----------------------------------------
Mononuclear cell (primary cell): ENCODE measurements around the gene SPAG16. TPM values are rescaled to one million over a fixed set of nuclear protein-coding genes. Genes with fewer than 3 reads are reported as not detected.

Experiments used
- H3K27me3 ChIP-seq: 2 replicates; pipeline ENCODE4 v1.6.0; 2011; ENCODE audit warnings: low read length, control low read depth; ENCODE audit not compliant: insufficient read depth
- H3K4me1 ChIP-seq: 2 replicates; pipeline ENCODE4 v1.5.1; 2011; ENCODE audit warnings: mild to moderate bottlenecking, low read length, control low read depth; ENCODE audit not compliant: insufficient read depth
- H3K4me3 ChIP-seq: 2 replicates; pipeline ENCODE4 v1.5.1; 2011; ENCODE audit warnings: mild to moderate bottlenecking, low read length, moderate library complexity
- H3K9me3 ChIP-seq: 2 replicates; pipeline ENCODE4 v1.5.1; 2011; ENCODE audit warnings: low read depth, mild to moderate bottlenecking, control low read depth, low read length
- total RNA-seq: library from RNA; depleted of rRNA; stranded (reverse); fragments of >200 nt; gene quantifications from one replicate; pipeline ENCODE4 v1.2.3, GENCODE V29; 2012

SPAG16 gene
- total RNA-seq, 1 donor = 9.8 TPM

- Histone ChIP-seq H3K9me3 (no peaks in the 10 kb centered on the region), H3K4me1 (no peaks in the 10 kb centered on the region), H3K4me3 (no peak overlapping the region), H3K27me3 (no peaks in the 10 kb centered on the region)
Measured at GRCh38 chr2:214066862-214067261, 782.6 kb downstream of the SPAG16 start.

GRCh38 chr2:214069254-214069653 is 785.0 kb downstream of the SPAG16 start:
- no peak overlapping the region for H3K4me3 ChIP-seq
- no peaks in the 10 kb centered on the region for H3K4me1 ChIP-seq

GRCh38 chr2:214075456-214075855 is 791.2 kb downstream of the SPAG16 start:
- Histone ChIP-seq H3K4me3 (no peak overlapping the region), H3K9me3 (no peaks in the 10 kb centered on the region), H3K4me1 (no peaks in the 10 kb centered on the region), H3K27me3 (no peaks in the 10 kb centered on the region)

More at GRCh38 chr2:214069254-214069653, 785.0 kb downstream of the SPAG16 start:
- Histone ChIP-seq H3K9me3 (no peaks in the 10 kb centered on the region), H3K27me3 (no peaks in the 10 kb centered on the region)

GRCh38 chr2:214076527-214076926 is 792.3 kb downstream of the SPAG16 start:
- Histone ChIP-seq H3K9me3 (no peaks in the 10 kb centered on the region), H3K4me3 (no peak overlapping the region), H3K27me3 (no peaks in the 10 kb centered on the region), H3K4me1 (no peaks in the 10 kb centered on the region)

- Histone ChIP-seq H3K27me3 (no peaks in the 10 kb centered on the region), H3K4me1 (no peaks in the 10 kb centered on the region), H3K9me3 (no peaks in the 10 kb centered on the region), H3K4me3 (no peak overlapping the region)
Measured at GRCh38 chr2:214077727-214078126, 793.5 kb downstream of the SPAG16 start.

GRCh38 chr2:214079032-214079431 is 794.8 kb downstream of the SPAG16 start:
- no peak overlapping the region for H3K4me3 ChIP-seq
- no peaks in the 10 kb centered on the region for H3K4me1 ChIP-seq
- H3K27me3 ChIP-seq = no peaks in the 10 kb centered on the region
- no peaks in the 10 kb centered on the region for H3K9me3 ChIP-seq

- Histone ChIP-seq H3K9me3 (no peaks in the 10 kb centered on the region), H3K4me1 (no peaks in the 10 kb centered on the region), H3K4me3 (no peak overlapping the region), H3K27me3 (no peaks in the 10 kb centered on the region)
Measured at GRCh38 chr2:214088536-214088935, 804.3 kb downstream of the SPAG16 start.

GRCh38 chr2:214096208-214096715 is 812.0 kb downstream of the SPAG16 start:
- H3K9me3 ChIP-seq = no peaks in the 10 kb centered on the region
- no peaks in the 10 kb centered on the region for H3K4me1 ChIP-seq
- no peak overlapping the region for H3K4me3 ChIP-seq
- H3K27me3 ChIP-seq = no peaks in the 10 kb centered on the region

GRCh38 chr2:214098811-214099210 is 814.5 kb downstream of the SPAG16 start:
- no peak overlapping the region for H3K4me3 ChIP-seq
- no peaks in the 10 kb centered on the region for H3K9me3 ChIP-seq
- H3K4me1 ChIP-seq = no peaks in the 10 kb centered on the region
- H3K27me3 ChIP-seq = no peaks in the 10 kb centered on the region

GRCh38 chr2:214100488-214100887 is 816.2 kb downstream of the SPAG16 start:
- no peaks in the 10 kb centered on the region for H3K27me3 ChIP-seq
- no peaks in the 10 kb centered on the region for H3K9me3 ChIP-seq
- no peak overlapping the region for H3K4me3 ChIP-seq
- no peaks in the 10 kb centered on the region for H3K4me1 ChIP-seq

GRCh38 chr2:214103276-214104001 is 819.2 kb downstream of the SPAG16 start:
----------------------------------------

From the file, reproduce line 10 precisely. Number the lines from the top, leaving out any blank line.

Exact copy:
- Histone ChIP-seq H3K9me3 (no peaks in the 10 kb centered on the region), H3K4me1 (no peaks in the 10 kb centered on the region), H3K4me3 (no peak overlapping the region), H3K27me3 (no peaks in the 10 kb centered on the region)